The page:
Although Agile can bring huge business value, it is more successful in certain situations than in others.

As far as the whole Agile software development life cycle relies on flexibility, teamwork, and transparency, it’s adoption in large organizations may present certain challenges. As it means applying changes across the entire corporate chain, starting from processes to operation, culture, and behavior.

The most critical thing Agile workflow demands is a shift in behavior.

Thus, large organizations need to understand that embracing Agile at scale may reveal certain problems. Some of them may not be evident when embracing Agile for individual projects or within small and medium-sized companies.

Additionally, there are certain types of projects when full Agile adoption is questionable. They are mostly long term projects with a stable set of requirements where mistakes may be catastrophic for the whole company.

On the contrary, Agile suits well for projects where the problem is complex, solutions are still unknown, changes are possible during the process, and the team works in close collaboration.

Such conditions are common for several processes like product development, marketing campaigns, supply-chain operations, sales activities, recruiting, allocation of resources, etc. While for others, like accounting, legal branches, or other types of strictly regulated units, using Agile may be challenging.

However, challenging doesn’t mean impossible.

The best way is to analyze the operational model of departments in your company and decide which activities are better suited for Agile. That is, where you can break a complex problem into parts and hand it to a multifunctional transparent team.

In this way, you are proceeding to the next significant step.

Step 3: Draft a Kick-off Plan

Starting has never been easy, so start small.

For a start, identify the part or parts of the company you want to transform and how. After this, decide what Agile practices you will use, taking into account all the elements like processes, people, technology, etc.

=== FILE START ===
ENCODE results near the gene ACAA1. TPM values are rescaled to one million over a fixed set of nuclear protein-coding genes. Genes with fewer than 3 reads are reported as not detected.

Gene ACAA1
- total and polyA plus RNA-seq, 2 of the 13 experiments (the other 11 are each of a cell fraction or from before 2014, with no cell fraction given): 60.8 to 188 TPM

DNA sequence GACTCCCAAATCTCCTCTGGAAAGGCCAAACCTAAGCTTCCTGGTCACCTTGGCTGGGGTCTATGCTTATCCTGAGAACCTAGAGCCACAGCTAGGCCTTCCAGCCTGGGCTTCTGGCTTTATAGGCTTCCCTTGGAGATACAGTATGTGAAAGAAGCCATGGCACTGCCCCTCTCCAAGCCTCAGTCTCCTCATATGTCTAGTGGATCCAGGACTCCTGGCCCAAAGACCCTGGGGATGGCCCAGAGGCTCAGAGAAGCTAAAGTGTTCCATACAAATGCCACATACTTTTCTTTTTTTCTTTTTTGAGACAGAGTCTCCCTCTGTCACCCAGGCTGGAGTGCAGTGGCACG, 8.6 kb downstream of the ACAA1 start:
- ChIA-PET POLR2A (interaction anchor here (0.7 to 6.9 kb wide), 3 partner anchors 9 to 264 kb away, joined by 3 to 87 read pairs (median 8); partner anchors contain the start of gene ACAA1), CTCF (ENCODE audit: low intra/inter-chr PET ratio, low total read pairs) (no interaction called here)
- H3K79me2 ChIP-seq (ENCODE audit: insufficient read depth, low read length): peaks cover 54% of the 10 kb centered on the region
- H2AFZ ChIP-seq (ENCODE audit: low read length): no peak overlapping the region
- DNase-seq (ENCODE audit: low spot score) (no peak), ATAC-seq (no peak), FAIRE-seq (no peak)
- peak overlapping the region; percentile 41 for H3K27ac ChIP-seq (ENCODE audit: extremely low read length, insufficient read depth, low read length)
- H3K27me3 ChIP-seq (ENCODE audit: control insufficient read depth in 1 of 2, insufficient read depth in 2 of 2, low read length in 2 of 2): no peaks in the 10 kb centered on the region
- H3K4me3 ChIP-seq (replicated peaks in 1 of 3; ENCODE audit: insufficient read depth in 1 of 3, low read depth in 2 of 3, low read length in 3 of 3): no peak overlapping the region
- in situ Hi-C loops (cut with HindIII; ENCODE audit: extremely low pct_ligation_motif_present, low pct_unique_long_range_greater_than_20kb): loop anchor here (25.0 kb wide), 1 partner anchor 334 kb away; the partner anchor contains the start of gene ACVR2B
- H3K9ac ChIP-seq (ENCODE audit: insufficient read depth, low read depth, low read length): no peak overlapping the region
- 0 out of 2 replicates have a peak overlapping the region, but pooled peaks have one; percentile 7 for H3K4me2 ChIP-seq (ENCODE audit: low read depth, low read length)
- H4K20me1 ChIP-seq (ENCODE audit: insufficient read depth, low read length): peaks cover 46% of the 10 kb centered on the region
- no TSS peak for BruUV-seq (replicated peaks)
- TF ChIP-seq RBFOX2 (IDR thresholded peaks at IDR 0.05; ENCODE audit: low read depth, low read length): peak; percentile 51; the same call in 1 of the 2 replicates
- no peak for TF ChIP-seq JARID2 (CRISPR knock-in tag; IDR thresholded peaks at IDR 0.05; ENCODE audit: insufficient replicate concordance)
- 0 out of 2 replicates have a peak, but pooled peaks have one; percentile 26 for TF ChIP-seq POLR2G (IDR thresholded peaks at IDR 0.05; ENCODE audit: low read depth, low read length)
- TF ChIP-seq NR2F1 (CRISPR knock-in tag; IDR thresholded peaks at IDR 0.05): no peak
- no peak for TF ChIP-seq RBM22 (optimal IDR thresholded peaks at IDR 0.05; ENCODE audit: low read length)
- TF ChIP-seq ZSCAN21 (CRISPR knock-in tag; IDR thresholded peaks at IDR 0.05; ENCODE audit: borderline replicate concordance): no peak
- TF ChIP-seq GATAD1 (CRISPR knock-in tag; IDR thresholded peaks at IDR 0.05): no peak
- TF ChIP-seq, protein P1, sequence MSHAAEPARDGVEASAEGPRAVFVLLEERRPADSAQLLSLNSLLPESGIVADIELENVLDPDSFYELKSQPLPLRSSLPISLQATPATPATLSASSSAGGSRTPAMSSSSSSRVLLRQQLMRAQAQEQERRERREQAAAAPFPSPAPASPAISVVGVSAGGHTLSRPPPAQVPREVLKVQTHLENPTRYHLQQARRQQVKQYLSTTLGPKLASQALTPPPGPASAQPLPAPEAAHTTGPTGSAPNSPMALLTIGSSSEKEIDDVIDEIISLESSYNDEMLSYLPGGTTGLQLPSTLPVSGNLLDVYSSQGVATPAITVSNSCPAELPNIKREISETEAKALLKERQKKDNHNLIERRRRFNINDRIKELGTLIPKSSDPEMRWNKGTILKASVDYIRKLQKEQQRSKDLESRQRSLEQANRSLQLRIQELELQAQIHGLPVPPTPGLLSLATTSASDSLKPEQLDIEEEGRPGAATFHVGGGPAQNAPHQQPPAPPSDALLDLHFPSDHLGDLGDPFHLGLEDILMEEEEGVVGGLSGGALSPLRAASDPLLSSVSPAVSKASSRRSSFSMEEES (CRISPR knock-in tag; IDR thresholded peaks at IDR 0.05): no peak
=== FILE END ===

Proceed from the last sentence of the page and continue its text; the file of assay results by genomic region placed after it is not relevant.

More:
Do not forget about Agile enthusiasts that will drive the adoption inside the units and defining time frames needed for such a transformation. This is how Agile adoption happened in one of the leading enterprises in winemaking, Mission Bell Winery.

The company decided to use Scrum (one of the most popular Agile frameworks) to meet the criteria of Safe Quality Food Level 2 certification. They introduced Scrum training, set a goal, and appointed Agile pilots in each department.

After they noticed its positive impact, the company continued implementing Agile and increased the yearly finished goods inventory process by 90%.

Step 4: Build a Shared Vision

Business results are a collective effort. Moreover, employees feel a personal and emotional commitment to their work when they work towards a common goal. This rule works perfectly in the Agile transformation process, too.

Thus, a clearly stated vision is more than a values statement or a mission. It is what guides your company through changing environments. It presupposes that all team members should base their work on the same list of priorities.

A shared vision during the Agile adoption will help you measure the progress and success, as well as make major decisions.

For example, CEO of Zappos, Tony Hsieh, states that one of the pillars of their success is explicit and transparent purpose statements on all the organizational levels. The whole company is operating like a city, where decentralized decision-makers are united by common values.

Step 5: Adopt Experimentation and Continuous Learning at All Levels

Innovations are intimately related to Agile. In general, we can define innovation as an effective application of creativity that focuses on building a solution to cover people’s problems most cost-effectively and flexibly.